void PeekQueueMessage()
{
  auto storage_account = cloud_storage_account::parse(
      U("UseDevelopmentStorage=true"));
  auto queue_client = storage_account
      .create_cloud_queue_client();
  auto queue = queue_client.get_queue_reference(
      U("sample"));
  bool created = queue.create_if_not_exists();

  queue.download_attributes();
  int count = queue.approximate_message_count();
  ucout << U("Approx count = ") << count << endl;

  // Peek the next 2 messages (assumes at least 2 present)
  auto messages = queue.peek_messages(2);
  for (auto message : messages)
  {
    ucout << message.content_as_string() << endl;
  }
}

The count method has ‘approximate‘ in the name because the count returned is not refreshed until the next call to download_attributes.

Here’s a code snippet that shows how to dequeue items from a queue.

void DeQueueMessages()
{
  auto storage_account = cloud_storage_account::parse(
      U("UseDevelopmentStorage=true"));
  auto queue_client = storage_account
      .create_cloud_queue_client();
  auto queue = queue_client.get_queue_reference(
      U("sample"));
  bool created = queue.create_if_not_exists();

  queue.download_attributes();
  int count = queue.approximate_message_count();
  ucout << U("Approx count = ") << count << endl;

  for (size_t i = 0; i < count; i++)
  {
    auto message = queue.get_message();
    queue.delete_message(message);
    ucout << message.content_as_string() << endl;
  }

  queue.download_attributes();
  count = queue.approximate_message_count();
  ucout << U("Approx count = ") << count << endl;
}

Notice how I call delete_message after calling get_message. This is because get_message only hides the item from other callers for a default time out (30 seconds) after which the message is back. This allows you to rollback changes in case something goes wrong. So you’d get a message, process it, and when you are done processing it, you can call delete_message. This assumes you do your processing in under 30 seconds. If you want to increase (or decrease) that time out, you can do that too. I’ll cover that in the next blog entry along with showing how to update a message in the queue.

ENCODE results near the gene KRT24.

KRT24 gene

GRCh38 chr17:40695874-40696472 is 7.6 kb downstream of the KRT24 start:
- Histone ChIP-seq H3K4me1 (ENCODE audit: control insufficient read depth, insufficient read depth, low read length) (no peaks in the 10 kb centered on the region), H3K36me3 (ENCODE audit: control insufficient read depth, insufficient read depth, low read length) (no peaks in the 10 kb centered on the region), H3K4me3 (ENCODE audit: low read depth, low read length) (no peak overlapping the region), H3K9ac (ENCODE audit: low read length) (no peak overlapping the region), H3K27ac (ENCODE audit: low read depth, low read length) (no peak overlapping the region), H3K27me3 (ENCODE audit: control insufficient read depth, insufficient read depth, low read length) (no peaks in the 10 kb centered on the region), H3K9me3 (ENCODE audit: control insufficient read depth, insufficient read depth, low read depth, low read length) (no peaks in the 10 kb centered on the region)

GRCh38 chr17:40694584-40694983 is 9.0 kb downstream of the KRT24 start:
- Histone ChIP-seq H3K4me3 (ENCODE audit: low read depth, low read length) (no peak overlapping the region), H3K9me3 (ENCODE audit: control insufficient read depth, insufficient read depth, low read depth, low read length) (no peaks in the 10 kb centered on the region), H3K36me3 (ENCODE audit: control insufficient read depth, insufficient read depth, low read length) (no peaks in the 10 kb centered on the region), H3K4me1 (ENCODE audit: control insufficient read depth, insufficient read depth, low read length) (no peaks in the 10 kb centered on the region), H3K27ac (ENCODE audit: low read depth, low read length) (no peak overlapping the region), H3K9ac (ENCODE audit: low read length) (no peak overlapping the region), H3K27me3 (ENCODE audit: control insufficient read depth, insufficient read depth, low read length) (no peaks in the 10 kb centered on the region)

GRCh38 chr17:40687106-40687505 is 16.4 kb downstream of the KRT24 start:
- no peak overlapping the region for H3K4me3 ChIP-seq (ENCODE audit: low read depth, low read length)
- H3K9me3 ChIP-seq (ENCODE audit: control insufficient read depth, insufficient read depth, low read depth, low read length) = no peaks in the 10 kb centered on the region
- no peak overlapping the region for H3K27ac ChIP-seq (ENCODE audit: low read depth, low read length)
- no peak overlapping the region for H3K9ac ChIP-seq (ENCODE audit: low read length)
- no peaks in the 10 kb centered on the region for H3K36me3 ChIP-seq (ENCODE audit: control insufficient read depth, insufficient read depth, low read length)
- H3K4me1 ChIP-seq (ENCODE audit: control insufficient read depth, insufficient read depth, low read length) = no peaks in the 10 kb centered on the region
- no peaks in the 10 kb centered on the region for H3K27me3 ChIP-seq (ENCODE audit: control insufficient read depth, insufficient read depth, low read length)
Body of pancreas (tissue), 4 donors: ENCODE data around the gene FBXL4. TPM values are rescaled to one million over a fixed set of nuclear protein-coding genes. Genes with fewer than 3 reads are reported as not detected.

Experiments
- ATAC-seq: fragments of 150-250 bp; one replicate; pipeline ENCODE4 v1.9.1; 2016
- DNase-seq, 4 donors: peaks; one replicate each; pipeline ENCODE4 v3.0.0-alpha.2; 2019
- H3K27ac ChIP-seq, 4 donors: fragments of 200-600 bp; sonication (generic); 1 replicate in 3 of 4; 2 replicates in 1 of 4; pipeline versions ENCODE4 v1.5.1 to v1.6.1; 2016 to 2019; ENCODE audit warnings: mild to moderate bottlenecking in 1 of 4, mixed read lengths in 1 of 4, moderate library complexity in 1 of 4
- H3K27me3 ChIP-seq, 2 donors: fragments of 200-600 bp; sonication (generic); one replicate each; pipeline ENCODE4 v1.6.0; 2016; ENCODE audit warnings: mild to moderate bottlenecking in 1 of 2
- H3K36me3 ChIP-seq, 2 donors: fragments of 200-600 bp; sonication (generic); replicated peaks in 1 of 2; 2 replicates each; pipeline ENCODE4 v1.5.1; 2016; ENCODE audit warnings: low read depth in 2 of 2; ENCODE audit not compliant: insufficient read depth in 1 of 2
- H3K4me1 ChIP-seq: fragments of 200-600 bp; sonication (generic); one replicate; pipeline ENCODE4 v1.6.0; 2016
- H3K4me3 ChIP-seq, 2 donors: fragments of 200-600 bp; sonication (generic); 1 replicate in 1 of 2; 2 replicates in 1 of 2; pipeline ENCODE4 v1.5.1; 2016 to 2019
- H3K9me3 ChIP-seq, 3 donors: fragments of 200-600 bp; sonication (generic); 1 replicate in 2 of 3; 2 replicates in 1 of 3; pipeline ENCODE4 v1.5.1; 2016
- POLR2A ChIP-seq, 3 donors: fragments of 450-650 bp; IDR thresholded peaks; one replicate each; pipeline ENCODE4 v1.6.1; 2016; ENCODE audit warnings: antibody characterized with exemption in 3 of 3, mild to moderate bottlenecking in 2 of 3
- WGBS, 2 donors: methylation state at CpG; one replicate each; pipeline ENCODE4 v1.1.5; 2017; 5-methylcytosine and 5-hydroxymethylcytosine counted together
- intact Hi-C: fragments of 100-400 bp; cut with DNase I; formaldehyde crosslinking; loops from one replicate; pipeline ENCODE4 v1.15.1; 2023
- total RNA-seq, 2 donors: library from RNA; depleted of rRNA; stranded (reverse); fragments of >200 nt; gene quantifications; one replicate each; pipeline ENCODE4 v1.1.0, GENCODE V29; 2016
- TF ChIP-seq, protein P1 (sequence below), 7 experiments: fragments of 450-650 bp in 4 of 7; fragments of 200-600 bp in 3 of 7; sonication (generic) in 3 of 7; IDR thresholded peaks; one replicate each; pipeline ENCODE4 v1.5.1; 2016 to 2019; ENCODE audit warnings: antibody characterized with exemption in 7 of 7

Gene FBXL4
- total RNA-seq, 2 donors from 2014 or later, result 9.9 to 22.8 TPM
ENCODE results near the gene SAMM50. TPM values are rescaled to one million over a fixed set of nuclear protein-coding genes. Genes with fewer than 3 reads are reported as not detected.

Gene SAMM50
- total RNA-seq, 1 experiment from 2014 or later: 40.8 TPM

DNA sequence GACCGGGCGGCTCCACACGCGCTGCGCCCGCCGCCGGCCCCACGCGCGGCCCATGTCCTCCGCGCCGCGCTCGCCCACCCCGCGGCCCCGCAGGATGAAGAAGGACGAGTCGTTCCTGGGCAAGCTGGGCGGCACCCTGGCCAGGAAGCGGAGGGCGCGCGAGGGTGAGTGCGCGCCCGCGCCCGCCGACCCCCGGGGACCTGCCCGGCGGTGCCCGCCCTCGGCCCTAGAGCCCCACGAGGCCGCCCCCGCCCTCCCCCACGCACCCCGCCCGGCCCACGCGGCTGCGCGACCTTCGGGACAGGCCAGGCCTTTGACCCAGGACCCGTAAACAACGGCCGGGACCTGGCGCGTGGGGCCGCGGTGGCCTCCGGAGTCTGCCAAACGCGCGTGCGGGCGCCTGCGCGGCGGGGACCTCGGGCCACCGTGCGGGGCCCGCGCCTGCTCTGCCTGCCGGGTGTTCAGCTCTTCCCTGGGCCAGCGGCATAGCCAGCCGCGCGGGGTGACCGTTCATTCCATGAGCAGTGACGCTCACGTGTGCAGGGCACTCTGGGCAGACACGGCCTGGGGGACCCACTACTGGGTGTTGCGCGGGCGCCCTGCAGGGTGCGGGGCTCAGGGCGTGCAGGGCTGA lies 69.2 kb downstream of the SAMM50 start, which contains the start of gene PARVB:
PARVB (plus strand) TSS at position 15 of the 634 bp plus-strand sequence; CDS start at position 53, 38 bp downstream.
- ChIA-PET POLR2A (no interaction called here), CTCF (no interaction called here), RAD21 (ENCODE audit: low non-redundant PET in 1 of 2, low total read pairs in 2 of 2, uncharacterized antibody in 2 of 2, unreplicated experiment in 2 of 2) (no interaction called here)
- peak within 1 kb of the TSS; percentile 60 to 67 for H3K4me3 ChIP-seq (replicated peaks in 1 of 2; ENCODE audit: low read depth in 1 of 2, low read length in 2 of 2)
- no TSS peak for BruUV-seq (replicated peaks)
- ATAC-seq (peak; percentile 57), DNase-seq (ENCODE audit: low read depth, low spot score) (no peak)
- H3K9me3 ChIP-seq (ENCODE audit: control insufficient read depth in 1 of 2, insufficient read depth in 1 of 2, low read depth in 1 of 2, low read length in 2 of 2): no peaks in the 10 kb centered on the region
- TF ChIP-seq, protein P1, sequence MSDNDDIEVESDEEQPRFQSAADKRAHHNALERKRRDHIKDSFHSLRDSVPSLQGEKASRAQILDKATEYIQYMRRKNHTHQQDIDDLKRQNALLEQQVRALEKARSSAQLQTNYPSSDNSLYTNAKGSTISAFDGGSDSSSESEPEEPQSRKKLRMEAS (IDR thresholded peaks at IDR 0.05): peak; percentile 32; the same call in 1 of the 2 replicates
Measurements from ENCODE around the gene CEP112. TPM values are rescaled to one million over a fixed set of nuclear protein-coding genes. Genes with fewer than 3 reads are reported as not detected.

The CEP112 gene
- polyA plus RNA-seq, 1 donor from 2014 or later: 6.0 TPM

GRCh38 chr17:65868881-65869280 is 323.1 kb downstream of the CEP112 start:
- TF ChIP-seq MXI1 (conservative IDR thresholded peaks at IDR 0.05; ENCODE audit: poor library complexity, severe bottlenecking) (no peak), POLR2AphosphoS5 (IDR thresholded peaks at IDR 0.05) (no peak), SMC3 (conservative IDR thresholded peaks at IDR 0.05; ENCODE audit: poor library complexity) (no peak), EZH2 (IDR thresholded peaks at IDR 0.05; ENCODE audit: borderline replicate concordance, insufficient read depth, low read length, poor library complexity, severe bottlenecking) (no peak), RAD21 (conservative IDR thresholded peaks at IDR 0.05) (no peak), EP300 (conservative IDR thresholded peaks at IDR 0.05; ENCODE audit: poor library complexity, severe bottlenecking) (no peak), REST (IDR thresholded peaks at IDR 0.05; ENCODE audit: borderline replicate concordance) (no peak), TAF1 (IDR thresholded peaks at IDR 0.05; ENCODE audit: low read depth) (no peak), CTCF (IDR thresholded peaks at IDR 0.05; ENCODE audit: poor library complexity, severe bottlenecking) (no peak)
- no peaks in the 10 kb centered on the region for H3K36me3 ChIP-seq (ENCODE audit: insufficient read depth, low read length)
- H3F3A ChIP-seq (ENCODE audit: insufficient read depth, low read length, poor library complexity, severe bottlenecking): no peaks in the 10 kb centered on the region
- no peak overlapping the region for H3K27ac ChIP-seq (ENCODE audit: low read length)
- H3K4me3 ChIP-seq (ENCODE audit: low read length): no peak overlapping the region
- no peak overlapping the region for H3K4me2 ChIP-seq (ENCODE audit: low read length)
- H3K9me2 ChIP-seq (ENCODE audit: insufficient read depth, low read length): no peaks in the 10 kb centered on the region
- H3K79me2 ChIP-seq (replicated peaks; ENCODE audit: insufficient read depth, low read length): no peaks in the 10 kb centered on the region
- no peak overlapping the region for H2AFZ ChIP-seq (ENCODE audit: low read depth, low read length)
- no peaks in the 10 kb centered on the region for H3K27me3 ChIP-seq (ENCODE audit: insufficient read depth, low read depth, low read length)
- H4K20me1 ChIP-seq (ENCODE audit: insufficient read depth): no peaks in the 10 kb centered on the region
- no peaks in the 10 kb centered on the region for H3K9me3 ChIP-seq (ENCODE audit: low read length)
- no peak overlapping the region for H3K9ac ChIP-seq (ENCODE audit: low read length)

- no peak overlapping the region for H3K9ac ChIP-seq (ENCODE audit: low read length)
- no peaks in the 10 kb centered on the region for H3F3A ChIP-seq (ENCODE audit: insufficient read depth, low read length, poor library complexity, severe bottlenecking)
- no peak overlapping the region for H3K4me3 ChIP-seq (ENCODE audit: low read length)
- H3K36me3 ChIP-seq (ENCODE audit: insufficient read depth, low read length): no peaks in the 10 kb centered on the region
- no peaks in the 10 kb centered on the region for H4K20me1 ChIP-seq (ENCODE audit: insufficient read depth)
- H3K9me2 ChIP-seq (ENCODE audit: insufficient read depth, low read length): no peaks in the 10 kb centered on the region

Downloading blob content

I missed this in the previous blog entry. The SDK makes it really trivial to extract blob data. For text content you can directly get the text, and for non-text content you can either download to a file or to a stream. The code snippet below shows how it’s done.

void DownloadBlobData()
{
  auto storage_account = cloud_storage_account::parse(
      U("UseDevelopmentStorage=true"));
  auto blob_client = storage_account.create_cloud_blob_client();
  auto container = blob_client.get_container_reference(
      U("textdata"));
  bool created = container.create_if_not_exists();

  // Read the text content directly
  auto text_blob1 = container.get_block_blob_reference(
      U("texts/text1"));
  auto text = text_blob1.download_text();
  ucout << text << endl;

  // Download the blob data to a file
  auto text_blob2 = container.get_block_blob_reference(
      U("texts/text2"));
  text_blob2.download_to_file(
      U("d:\\tmp\\blobdata.txt"));

  // Download the blob data to an ostream
  stringstreambuf buffer;
  concurrency::streams::ostream output(buffer);
  text_blob2.download_to_stream(output);
  cout << buffer.collection() << endl;
}